Home » Our People » Missioners » Profile – Stephen Veryser

Stephen Veryser


Year Joined MKLM: 2018

Country: Tanzania

City: Mwanza

focus: Administration

Project: Regional Director for Maryknoll Lay Missioners in Tanzania, Kenya and South Sudan

Current Ministry:

I serve full-time as Regional Director for Maryknoll lay missioners in Tanzania, Kenay and South Sudan. That means that I am responsible for all of the administrative work of placing missioners in ministries, helping people adjust to life here, making arrangements for outsiders coming to visit, managing finances, and maintaining regular communication with our New York office. I decided to pursue administrative roles because I saw that someone with a strong understanding of the region, who is committed to staying for the long term and also has specific management training and background, could be very effective in supporting missioners’ experiences. I’m always inspired to hear both missioners and their hosts share lifelong memories from experiences that they have shared and hope I can continue to facilitate such experiences.

It’s been inspiring to work with and learn from missioners who have served here for many decades and also to meet returned missioners who are involved in so many types of service connected to Maryknoll, their home parishes and other organizations.

Before starting with Maryknoll Lay Missioners, I had been living and working in Tanzania and East Africa for many years in a number of different capacities. I’ve taught high-school math, managed the construction of a rural school and clinic, managed logistics for a disease eradication program in war-torn South Sudan, coordinated a home-gardening and nutrition program with over a thousand households, done public health research, and worked with hundreds of primary schools in the area on nutrition programming. I feel privileged to now be in a role where I have the opportunity to apply the varied experiences I have had here, live out my vocation in a Catholic ministry environment, and continually be challenged to learn new skills and be joined by my family in mission.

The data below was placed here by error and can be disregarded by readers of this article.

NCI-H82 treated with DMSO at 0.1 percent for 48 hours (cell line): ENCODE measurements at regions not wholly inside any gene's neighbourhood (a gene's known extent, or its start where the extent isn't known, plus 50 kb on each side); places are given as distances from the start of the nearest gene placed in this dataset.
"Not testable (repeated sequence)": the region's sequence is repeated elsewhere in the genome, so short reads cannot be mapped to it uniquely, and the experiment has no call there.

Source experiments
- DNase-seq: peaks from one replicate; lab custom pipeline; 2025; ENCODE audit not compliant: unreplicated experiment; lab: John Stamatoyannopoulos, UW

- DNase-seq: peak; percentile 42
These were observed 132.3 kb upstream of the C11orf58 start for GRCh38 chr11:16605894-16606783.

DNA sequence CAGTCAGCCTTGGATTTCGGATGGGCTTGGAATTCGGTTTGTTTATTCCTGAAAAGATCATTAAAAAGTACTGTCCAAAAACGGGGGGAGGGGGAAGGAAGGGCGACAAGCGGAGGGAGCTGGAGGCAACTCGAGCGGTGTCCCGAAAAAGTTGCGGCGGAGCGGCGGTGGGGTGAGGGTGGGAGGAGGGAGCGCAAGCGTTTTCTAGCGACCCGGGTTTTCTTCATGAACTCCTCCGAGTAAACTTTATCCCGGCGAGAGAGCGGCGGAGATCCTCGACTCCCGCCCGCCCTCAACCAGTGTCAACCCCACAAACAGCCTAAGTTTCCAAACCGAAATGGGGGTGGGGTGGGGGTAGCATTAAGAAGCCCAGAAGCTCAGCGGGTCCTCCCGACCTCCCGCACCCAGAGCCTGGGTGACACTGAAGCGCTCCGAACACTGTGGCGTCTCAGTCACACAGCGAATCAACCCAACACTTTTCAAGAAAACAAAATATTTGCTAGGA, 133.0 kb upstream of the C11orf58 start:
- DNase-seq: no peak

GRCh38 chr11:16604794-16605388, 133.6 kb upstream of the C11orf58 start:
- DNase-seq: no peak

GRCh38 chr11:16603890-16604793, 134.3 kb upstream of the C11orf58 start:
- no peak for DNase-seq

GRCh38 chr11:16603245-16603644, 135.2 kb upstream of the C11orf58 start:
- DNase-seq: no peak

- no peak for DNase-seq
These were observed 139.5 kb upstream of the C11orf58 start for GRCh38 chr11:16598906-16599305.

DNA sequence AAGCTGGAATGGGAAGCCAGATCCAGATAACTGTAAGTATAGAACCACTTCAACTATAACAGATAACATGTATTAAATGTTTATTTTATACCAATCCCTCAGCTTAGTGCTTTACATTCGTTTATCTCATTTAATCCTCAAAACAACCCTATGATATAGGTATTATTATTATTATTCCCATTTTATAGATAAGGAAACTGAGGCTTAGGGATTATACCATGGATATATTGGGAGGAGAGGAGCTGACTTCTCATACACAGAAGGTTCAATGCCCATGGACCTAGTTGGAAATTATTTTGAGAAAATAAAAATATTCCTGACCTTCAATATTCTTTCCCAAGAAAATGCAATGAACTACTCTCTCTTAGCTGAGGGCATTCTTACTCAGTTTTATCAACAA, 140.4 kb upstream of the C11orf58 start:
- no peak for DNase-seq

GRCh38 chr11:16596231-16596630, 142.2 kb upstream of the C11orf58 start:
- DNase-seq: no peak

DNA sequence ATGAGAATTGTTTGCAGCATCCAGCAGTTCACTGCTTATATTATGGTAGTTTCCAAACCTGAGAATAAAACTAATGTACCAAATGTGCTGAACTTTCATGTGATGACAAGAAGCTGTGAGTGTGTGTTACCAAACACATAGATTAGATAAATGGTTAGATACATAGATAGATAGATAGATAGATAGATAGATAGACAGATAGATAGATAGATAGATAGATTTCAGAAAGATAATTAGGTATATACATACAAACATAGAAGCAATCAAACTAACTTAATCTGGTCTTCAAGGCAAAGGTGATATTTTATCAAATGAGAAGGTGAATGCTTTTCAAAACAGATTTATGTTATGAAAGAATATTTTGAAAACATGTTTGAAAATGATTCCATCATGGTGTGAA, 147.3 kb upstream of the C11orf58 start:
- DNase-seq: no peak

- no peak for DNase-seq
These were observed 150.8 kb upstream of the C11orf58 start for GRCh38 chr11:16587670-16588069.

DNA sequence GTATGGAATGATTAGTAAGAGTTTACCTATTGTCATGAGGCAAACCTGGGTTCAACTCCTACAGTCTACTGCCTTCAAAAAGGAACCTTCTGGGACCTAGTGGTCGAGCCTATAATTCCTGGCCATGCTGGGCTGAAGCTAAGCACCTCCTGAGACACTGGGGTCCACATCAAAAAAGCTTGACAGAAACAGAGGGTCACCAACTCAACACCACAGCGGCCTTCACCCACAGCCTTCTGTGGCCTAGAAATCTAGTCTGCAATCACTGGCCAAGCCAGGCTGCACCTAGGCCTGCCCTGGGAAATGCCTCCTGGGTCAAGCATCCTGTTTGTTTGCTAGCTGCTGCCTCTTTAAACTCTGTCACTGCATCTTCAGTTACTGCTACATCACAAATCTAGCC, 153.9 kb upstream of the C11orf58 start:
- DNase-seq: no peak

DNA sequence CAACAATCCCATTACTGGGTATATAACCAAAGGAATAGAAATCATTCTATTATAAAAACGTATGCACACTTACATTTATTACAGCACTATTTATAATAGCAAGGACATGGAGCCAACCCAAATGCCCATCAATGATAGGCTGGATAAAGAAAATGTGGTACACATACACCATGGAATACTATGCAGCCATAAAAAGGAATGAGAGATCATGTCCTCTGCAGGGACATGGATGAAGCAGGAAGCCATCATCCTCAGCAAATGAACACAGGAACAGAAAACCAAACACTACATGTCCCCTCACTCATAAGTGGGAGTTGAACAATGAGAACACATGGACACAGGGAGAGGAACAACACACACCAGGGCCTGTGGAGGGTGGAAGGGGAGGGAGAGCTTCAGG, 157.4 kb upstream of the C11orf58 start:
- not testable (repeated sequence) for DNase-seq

Project Goals:

My goal is always that missioners will have a successful and rewarding mission experience by serving in roles where their skills are most needed and that they are supported to overcome challenges in their experiences in mission. In addition to a successful mission experience, I hope that they will carry with them a fresh perspective and outlook on the world as they take on new challenges after serving in Tanzania.

Personal Data:

Steve is from the Detroit area of Michigan and first came to Tanzania as a teacher in the U.S. Peace Corps in 2004. Since Mwanza is called “Rock City” (for all the stone formations in the area), and Lake Victoria is part of the “Great Lakes” of Africa, Steve likes to say that he came from Rock City-USA to Rock City-Tanzania and from the Great Lakes of Michigan to the Great Lakes of East Africa.

Before starting as Regional Director with MKLM, he managed programs for small and large international nonprofit organizations, working in public health and rural livelihood development in Tanzania and elsewhere in East Africa. Steve has a bachelor of science degree in engineering from Purdue University and a master’s of science in management from the School for International Training in Vermont. He continues lifelong learning through coursework in human resources, financial investing, operations management and most recently positive psychology.

Steve met his wife, Loyce Veryser, when he was a teacher in the U.S. Peace Corps and placed at a school near to one where she was also teaching math and science. They’ve been married for 12 years and are the parents of Abigail, Justin and Claire (10, 10 and 8 years old). Steve first got involved in service work in the Purdue student chapter of Habitat for Humanity and through the Newman Center, which took him on a service learning trip to Nicaragua. He’s been hooked ever since! He notes that while many people avoid administrative responsibilities because they’re not perceived as very “interesting,” he sees his role as a ministry and is happy to be able to help missioners to best serve the ministries and communities that host them.